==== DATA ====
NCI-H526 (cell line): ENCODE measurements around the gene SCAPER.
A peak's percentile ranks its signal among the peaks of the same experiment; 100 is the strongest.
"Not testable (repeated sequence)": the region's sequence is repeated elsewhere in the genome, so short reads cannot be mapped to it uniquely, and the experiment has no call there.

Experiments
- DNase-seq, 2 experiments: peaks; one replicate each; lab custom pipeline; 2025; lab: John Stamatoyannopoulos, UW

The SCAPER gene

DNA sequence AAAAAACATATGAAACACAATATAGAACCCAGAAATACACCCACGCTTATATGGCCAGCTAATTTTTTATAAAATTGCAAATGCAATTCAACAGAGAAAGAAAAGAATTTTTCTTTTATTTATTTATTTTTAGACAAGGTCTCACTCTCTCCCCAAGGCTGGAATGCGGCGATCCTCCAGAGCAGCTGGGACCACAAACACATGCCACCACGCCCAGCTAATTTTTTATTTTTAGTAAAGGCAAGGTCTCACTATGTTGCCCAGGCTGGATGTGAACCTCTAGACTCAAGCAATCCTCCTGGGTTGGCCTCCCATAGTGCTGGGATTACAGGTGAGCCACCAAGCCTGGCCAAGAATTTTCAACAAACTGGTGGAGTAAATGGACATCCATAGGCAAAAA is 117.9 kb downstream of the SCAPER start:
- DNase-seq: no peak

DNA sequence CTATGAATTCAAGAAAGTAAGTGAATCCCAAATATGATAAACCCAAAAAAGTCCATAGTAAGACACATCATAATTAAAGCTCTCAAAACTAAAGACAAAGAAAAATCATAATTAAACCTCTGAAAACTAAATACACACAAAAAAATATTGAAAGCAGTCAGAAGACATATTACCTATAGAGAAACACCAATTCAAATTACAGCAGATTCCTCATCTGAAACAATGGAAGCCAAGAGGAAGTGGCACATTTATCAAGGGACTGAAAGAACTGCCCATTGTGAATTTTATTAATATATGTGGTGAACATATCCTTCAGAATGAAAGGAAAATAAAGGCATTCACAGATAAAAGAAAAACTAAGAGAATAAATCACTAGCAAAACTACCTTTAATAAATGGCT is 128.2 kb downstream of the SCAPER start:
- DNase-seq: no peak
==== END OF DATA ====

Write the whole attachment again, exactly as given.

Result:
NCI-H526 (cell line): ENCODE measurements around the gene SCAPER.
A peak's percentile ranks its signal among the peaks of the same experiment; 100 is the strongest.
"Not testable (repeated sequence)": the region's sequence is repeated elsewhere in the genome, so short reads cannot be mapped to it uniquely, and the experiment has no call there.

Experiments
- DNase-seq, 2 experiments: peaks; one replicate each; lab custom pipeline; 2025; lab: John Stamatoyannopoulos, UW

The SCAPER gene

DNA sequence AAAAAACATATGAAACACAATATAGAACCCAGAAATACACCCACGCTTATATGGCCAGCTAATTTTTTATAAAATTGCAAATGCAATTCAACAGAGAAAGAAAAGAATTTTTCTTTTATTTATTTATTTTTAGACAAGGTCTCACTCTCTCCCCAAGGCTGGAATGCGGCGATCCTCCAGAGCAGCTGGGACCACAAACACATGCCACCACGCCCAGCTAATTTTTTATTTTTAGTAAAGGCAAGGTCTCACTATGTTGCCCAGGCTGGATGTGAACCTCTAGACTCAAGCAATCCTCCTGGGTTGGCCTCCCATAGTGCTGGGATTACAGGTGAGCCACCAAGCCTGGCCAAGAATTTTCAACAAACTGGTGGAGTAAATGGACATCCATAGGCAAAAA is 117.9 kb downstream of the SCAPER start:
- DNase-seq: no peak

DNA sequence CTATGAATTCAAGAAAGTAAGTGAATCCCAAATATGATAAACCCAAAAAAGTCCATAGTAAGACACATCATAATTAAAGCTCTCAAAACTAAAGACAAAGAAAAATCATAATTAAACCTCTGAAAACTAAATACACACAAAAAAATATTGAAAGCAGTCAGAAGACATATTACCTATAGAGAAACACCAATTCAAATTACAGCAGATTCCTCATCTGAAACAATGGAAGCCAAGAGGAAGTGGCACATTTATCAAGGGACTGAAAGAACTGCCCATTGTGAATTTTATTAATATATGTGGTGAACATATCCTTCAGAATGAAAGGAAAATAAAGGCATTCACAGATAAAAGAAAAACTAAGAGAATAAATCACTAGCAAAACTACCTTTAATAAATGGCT is 128.2 kb downstream of the SCAPER start:
- DNase-seq: no peak